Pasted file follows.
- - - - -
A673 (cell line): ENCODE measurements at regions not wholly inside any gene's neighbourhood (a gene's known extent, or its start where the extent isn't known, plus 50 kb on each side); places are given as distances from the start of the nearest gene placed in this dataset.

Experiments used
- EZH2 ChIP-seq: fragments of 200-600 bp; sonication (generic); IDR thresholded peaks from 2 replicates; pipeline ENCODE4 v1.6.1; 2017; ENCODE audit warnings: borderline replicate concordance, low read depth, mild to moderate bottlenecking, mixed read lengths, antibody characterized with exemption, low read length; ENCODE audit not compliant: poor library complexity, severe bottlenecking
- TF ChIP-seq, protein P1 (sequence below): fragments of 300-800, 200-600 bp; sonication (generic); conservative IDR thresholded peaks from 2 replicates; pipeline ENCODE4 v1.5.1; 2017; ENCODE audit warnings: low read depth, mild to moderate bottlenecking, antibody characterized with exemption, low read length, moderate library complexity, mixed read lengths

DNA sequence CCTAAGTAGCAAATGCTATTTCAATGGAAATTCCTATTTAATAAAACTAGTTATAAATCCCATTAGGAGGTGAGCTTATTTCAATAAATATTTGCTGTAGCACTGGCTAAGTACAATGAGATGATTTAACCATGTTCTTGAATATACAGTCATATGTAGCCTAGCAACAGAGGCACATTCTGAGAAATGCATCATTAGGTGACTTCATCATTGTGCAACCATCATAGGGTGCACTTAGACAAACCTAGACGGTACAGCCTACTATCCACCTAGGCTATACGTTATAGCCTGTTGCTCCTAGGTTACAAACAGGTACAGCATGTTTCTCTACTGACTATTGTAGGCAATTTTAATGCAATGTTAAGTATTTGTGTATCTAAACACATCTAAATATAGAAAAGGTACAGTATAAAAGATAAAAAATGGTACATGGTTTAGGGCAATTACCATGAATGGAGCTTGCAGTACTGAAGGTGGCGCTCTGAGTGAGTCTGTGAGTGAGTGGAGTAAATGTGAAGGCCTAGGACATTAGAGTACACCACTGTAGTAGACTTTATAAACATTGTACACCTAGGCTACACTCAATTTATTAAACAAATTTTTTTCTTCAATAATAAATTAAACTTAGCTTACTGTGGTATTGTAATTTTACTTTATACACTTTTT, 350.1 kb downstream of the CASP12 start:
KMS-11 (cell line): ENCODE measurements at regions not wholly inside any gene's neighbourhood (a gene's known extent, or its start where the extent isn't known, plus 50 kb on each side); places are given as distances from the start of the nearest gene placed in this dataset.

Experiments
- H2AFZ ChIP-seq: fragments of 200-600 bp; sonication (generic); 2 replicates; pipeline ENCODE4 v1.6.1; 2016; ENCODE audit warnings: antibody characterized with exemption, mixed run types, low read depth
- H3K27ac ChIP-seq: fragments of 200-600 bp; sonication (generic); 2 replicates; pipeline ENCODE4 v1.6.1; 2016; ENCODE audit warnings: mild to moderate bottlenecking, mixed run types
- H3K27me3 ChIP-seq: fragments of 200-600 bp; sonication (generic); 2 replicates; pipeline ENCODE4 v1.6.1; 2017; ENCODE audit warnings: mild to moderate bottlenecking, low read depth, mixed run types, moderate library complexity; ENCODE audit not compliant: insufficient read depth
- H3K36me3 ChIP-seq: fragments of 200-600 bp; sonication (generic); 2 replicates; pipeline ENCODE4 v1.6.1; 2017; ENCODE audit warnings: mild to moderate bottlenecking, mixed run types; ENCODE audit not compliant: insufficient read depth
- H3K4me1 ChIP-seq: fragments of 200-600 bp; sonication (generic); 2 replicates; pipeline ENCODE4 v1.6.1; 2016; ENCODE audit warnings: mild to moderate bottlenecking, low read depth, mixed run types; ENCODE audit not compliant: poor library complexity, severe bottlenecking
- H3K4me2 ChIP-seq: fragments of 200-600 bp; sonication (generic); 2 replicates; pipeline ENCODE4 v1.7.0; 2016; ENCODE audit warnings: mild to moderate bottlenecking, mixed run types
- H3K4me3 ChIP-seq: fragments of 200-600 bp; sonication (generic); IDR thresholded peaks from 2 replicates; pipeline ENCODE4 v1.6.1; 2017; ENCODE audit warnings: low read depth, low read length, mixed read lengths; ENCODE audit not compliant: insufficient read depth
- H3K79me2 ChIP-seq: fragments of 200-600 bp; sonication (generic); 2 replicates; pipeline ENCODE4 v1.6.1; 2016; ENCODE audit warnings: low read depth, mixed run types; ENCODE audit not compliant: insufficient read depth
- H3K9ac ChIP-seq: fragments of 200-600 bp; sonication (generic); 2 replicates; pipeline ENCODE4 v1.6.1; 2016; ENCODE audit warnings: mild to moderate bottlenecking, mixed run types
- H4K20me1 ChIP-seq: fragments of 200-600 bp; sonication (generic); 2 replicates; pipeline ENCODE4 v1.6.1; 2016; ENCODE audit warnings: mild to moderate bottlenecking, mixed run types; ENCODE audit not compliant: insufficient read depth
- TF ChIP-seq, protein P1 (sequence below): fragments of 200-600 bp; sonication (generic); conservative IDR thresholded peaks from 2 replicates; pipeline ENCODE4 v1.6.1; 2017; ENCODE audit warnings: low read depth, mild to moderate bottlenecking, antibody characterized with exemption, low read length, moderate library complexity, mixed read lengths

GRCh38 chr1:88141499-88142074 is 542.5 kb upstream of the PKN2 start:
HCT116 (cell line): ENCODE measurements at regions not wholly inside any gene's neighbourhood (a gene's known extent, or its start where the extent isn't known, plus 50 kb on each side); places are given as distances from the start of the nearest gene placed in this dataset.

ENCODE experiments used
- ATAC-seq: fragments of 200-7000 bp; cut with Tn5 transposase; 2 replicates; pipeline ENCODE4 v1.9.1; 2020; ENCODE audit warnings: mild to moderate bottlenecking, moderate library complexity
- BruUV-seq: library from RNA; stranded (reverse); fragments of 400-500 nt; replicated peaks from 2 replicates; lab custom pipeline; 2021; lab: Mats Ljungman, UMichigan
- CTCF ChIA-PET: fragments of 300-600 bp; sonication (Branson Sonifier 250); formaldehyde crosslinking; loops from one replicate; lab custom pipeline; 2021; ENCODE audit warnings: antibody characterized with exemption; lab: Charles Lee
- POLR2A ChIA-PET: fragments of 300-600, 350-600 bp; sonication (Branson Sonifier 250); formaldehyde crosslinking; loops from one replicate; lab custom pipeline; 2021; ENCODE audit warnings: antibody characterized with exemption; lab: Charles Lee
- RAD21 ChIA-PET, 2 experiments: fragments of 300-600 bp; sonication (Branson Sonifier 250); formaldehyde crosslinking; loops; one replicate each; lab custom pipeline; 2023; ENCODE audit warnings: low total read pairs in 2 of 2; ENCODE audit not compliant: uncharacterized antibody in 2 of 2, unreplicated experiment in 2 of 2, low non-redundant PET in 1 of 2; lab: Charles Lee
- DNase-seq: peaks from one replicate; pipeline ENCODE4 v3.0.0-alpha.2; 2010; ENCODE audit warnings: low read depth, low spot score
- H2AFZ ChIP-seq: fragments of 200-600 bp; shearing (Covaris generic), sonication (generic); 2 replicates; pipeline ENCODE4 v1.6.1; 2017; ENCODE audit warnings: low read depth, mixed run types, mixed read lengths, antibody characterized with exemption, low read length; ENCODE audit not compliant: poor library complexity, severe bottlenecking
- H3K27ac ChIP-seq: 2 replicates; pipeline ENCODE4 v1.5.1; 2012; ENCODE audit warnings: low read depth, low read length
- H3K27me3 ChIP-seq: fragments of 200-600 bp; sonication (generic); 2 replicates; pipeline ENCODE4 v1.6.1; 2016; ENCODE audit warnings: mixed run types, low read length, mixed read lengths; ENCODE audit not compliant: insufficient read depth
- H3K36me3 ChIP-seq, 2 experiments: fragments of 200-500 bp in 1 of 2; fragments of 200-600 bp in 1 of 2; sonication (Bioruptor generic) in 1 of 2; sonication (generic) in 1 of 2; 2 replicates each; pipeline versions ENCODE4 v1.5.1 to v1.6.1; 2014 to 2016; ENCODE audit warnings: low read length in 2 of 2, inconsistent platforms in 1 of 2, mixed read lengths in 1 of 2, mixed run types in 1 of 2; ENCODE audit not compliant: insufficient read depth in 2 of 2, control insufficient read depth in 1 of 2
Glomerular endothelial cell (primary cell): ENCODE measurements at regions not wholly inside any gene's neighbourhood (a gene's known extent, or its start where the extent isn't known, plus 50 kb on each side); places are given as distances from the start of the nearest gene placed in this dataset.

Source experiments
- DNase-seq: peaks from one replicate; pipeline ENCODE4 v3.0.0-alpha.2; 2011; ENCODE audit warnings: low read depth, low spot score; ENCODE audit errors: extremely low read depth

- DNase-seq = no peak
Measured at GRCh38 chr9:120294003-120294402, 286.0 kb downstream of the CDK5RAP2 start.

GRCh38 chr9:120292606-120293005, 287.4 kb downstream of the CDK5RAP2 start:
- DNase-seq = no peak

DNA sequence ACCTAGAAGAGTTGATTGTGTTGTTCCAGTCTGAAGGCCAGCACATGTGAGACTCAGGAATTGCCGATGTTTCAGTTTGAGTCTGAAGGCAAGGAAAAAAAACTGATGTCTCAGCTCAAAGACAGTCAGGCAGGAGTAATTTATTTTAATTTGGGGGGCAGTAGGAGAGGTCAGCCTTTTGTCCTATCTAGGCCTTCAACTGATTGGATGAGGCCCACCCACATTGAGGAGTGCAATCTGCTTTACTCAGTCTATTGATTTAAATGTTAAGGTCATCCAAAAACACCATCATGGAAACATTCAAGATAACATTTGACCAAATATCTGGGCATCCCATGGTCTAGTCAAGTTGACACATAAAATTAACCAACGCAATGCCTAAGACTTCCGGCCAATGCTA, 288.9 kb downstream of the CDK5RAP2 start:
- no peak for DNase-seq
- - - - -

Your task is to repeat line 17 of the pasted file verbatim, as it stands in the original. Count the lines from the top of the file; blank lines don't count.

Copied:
- H4K20me1 ChIP-seq: fragments of 200-600 bp; sonication (generic); 2 replicates; pipeline ENCODE4 v1.6.1; 2016; ENCODE audit warnings: mild to moderate bottlenecking, mixed run types; ENCODE audit not compliant: insufficient read depth